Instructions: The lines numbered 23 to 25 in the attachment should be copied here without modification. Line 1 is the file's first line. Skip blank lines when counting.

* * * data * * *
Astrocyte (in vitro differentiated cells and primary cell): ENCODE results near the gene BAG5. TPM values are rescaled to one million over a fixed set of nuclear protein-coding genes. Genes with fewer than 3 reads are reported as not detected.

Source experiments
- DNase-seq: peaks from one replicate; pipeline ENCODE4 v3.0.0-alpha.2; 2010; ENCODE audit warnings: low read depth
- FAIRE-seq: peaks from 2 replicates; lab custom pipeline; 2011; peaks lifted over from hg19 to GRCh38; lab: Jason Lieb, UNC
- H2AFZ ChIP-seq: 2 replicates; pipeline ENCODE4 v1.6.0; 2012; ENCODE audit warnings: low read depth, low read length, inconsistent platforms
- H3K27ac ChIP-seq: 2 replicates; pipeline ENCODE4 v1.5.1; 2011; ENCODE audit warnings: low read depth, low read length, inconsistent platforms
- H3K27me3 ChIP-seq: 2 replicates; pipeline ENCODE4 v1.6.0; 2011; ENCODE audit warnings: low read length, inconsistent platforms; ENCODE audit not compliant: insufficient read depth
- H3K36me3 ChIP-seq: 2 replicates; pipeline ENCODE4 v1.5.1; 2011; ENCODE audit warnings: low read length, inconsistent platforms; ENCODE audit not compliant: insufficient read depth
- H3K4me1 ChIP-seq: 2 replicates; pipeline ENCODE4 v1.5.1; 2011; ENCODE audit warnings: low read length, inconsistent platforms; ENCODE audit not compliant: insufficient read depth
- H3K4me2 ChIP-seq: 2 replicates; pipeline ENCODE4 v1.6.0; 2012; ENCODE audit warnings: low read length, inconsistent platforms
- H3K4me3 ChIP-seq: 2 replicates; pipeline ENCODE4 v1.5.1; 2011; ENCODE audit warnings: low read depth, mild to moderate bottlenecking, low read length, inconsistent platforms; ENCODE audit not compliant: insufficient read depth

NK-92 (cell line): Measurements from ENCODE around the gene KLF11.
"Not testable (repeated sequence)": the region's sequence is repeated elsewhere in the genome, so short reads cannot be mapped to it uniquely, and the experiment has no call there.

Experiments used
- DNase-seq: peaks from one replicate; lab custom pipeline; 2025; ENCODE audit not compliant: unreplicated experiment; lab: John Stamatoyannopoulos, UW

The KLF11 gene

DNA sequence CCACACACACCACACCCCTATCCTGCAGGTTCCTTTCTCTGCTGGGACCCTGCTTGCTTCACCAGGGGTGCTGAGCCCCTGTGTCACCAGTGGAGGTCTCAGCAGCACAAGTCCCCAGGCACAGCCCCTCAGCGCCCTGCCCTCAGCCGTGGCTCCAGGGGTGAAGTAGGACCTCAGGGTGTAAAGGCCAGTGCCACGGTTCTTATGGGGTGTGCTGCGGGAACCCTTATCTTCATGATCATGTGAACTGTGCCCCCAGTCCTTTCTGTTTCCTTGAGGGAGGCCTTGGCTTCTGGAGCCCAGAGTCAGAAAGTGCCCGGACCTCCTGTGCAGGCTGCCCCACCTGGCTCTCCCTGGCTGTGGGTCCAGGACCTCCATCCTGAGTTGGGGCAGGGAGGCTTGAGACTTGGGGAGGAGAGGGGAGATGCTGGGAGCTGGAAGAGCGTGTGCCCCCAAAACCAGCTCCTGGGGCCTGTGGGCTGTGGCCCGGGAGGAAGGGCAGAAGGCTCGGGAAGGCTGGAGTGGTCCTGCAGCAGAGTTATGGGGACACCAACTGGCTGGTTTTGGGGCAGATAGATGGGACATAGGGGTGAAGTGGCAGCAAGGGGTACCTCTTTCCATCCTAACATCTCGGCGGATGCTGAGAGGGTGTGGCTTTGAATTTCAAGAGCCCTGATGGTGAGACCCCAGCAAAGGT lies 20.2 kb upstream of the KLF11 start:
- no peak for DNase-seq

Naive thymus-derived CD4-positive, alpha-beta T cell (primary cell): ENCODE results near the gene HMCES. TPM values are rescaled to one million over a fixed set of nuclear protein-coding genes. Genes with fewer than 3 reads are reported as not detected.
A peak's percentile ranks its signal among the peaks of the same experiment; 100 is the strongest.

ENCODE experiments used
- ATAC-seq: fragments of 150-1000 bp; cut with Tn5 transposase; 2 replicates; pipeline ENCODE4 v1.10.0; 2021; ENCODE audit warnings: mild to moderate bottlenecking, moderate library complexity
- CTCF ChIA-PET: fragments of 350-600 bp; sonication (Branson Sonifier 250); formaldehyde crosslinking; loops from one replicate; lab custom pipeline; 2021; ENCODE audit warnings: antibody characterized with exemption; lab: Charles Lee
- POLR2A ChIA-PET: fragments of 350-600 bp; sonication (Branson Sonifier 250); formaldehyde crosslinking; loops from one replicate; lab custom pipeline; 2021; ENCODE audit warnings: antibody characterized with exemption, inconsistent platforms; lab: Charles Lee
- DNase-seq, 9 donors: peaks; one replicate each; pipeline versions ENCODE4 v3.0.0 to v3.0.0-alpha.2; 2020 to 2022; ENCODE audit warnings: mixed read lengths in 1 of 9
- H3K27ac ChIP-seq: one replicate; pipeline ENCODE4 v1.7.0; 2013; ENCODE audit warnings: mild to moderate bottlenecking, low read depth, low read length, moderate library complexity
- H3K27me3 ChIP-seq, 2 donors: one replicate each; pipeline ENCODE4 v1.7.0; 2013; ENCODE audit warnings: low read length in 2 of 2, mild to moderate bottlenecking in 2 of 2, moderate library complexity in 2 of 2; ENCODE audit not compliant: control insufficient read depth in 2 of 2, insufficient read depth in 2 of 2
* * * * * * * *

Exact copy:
- CTCF ChIA-PET: fragments of 350-600 bp; sonication (Branson Sonifier 250); formaldehyde crosslinking; loops from one replicate; lab custom pipeline; 2021; ENCODE audit warnings: antibody characterized with exemption; lab: Charles Lee
- POLR2A ChIA-PET: fragments of 350-600 bp; sonication (Branson Sonifier 250); formaldehyde crosslinking; loops from one replicate; lab custom pipeline; 2021; ENCODE audit warnings: antibody characterized with exemption, inconsistent platforms; lab: Charles Lee
- DNase-seq, 9 donors: peaks; one replicate each; pipeline versions ENCODE4 v3.0.0 to v3.0.0-alpha.2; 2020 to 2022; ENCODE audit warnings: mixed read lengths in 1 of 9